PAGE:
Earlier this month, the Internet rumor mill generated word that Google was planning to launch a music download service that would, in theory, compete with similar services from Apple and Amazon. Earlier this week, Google's mobile head Andy Rubin seemed to confirm those rumors and added that Google's music service would have some kind of "twist" that would make it different than other similar download offerings.
Now Business Insider claims via unnamed sources that the "twist" in Google's music download business will allow its users to send and share the music they download with others. The source claims that after a music track is purchased from Google's service, a person will be able to send out that music track for free to friends. The article claims that this music sharing feature will have some limits. They might include only being able to listen to the shared song a certain number of times or perhaps for a limited amount of time.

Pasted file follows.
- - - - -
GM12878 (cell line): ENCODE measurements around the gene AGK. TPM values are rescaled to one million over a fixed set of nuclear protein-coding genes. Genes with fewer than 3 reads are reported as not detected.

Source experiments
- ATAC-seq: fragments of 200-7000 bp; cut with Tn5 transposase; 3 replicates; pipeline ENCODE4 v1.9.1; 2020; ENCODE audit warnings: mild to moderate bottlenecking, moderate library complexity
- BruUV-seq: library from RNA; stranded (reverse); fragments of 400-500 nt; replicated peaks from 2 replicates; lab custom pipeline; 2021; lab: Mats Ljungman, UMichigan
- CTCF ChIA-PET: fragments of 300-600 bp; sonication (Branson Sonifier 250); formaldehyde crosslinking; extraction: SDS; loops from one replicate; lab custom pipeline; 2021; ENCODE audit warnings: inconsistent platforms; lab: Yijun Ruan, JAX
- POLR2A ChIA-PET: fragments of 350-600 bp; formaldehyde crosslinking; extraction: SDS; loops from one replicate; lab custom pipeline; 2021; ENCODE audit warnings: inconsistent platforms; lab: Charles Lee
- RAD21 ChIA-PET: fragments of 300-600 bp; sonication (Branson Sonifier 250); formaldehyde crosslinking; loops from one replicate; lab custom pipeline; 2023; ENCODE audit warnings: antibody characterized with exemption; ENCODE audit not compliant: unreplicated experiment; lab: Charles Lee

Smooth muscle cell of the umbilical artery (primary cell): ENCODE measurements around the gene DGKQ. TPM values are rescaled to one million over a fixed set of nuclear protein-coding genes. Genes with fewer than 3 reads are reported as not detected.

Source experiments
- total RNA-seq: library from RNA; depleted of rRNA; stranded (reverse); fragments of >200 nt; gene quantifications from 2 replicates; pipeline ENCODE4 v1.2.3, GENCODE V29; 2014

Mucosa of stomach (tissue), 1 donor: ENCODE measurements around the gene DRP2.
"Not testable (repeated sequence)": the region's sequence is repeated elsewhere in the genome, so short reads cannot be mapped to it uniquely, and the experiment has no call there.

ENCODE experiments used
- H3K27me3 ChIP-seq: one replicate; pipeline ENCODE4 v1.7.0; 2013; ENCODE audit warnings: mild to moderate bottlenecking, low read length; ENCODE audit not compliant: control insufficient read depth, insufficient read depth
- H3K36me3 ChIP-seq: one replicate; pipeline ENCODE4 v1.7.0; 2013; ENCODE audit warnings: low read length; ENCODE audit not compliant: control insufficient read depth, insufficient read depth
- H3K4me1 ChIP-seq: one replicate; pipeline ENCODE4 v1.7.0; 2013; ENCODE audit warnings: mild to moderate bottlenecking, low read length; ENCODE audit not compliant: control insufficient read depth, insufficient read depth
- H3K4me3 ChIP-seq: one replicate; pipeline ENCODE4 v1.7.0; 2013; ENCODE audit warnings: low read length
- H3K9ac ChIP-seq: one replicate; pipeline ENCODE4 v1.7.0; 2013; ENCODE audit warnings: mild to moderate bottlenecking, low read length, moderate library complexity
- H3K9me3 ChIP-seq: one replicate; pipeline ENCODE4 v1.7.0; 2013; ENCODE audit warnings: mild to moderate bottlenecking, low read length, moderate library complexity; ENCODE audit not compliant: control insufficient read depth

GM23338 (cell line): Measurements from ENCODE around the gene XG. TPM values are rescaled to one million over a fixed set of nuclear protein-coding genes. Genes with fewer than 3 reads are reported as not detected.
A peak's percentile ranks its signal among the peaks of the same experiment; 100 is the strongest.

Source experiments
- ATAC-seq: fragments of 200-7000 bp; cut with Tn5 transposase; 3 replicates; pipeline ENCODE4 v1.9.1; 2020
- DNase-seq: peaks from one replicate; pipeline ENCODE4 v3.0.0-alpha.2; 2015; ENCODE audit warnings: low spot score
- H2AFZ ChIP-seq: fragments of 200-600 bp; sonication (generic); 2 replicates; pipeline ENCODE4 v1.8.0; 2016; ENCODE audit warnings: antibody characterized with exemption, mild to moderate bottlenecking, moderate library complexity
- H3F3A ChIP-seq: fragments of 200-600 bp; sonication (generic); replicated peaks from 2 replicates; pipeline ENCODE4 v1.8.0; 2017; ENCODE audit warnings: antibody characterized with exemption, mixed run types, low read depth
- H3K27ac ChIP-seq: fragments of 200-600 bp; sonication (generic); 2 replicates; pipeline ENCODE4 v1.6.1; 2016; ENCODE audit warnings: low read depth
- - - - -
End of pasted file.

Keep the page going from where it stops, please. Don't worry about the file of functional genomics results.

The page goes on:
Google has been in negotiations with the major music publishers to optain the rights to sell their music tracks on this new service. In fact, the story claims that Google is offering the music publishers a lot of up front money in order to secure the rights to not just sell the music tracks but to share them as well. Google's service will apparently not have a subscription side like Spotify but will be a straight music download service like Apple's iTunes online store. Google is expected to launch its own music download service by the end of 2011.